Writing is an activity many people make unnecessarily difficult. Although there are many rules to follow, there are several principle guidelines that, once learned, will make essay-writing simple. It is important to remain focused, as essays should always be clear, cohesive, and to the point. Secondly, solid organization is imperative. To properly organize your essay, you must include the following: an introduction, body paragraphs, and a conclusion. These are discussed in greater detail below, along with a few other helpful hints.
Introduction and thesis statement:
In your first paragraph you will want to introduce the main point of your paper. Your goal for the introductory paragraph is to clearly and concisely let the reader know what your paper is about, and what it is you are trying to communicate.
Be specific.The point of an introduction is to clearly present a thesis statement. As far as organization of your first paragraph is concerned, you should start by providing the necessary background information on your topic and then conclude with your thesis statement–or the argument to be defended in your paper.
Remember that a thesis statement is not merely a repetition of the topic or question assigned, but it is a statement in which one clearly states the paper’s objective. If a question or subject is assigned, be sure that your thesis addresses it directly. Remember that the quality of your thesis statement will affect the overall impact of the essay.
Introductory paragraphs are often the most difficult part of a paper. Sometimes the best approach is to write a first paragraph, knowing that you will want to change it later. Often you will find that after you have written your paper you will have gained additional insight that will change your thesis statement. Also, unrelated topics or themes should never be included in an introduction, for they weaken an essay’s effectiveness and clarity by distracting the reader’s attention from the paper’s main purpose.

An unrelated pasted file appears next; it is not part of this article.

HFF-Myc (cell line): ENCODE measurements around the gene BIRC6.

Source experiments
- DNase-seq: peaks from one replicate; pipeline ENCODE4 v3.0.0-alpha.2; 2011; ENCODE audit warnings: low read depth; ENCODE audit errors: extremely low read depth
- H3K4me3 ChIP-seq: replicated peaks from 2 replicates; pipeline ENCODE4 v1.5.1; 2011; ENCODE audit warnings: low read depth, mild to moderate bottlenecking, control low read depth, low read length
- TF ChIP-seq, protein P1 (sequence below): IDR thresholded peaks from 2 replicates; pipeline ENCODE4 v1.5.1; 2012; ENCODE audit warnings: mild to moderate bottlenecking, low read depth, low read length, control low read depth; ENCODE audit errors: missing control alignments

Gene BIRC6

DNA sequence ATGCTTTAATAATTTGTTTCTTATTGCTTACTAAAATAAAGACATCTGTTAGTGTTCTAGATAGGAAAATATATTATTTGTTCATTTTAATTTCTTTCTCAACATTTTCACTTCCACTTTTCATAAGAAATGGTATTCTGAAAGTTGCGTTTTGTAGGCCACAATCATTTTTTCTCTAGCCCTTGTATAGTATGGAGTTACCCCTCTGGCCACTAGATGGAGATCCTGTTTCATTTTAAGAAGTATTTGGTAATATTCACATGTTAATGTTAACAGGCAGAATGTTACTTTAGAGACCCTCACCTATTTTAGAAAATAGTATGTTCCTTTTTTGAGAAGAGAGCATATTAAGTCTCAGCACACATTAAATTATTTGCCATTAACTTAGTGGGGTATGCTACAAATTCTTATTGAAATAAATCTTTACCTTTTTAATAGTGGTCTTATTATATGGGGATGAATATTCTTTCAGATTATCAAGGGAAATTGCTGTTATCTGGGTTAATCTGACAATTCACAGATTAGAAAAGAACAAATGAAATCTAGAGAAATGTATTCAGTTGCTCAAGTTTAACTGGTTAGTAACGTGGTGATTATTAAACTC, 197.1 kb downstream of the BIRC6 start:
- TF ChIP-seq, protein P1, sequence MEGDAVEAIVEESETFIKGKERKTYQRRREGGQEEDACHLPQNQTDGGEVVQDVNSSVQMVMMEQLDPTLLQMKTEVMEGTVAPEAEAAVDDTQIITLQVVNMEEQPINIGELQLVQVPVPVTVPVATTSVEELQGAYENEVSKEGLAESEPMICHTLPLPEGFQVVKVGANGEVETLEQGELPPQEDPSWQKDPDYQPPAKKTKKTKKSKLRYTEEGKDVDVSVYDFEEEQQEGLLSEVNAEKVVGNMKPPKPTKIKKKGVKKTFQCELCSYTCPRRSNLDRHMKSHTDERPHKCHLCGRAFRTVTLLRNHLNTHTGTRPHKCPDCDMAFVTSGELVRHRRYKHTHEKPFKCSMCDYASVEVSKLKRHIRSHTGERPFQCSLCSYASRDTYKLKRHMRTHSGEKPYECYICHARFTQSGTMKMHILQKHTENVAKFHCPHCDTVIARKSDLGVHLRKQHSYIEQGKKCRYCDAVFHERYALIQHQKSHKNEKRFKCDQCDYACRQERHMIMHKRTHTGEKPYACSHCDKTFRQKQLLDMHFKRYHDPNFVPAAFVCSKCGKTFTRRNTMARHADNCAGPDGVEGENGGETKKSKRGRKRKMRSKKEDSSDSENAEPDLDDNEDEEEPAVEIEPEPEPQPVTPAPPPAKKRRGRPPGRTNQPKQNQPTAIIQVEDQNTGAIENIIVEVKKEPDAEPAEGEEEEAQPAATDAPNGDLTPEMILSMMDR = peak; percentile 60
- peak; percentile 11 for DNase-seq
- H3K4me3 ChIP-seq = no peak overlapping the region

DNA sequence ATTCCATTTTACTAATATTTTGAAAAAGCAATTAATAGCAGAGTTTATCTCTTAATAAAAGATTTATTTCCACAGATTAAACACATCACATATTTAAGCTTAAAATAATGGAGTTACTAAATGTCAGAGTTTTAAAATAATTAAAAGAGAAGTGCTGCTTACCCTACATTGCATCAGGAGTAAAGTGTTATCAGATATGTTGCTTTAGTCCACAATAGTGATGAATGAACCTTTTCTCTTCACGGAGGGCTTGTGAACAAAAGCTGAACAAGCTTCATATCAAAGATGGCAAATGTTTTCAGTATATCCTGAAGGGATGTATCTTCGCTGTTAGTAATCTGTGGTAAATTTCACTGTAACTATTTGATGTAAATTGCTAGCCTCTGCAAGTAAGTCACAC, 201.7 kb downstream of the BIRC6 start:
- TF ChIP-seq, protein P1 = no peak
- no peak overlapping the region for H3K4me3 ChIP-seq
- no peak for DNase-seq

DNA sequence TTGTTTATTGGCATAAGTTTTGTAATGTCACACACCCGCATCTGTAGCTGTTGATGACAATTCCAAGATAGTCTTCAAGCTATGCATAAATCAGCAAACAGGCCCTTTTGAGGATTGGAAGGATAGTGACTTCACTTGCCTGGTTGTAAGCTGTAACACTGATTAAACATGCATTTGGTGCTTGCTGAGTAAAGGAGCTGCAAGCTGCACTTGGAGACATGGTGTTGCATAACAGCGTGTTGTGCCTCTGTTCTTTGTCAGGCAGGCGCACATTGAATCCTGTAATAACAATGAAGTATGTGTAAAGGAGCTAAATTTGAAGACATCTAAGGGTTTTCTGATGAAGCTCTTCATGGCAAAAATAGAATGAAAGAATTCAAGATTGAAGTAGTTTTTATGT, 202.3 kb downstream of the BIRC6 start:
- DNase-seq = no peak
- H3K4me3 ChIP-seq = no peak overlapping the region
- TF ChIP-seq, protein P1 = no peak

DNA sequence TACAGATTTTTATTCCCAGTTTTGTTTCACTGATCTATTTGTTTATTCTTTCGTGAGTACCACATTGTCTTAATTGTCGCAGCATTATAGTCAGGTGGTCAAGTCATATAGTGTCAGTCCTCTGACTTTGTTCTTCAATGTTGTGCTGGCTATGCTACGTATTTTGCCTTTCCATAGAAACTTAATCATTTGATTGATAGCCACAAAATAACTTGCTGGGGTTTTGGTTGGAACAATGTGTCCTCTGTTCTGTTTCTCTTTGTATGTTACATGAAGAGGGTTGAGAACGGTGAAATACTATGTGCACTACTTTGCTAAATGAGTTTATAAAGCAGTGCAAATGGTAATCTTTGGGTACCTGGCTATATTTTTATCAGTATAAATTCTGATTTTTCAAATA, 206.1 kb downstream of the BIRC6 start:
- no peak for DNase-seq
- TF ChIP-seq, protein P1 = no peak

The main component of your paper, the body, must supply ample evidence in support of your thesis. The correct format for presenting your evidence is within body paragraphs -the fundamental units in essay writing. Each paragraph should represent and develop a single distinct idea.
Just as an essay as a whole needs clear and cohesive organization, paragraphs also must be organized around a central theme. This theme is always stated in a topic sentence, which is most often the paragraph’s first sentence. The topic sentence is then supported, explained, and/or defended by evidence in the rest of the paragraph.
Body paragraph sentences can express different types of information, all of which is potentially beneficial in developing strong paragraphs and essays. For example, they can provide reasons for a particular point of view, concrete details, specific examples, facts, statistics, or incidents and anecdotes. Individually or together, these sentence types will function in a paragraph to support and prove the topic sentence and thesis statement.
After you have written enough sentences to support your topic sentence, you should write a concluding sentence that summarizes the main point of the paragraph.Remember, four elements of strong paragraphs are: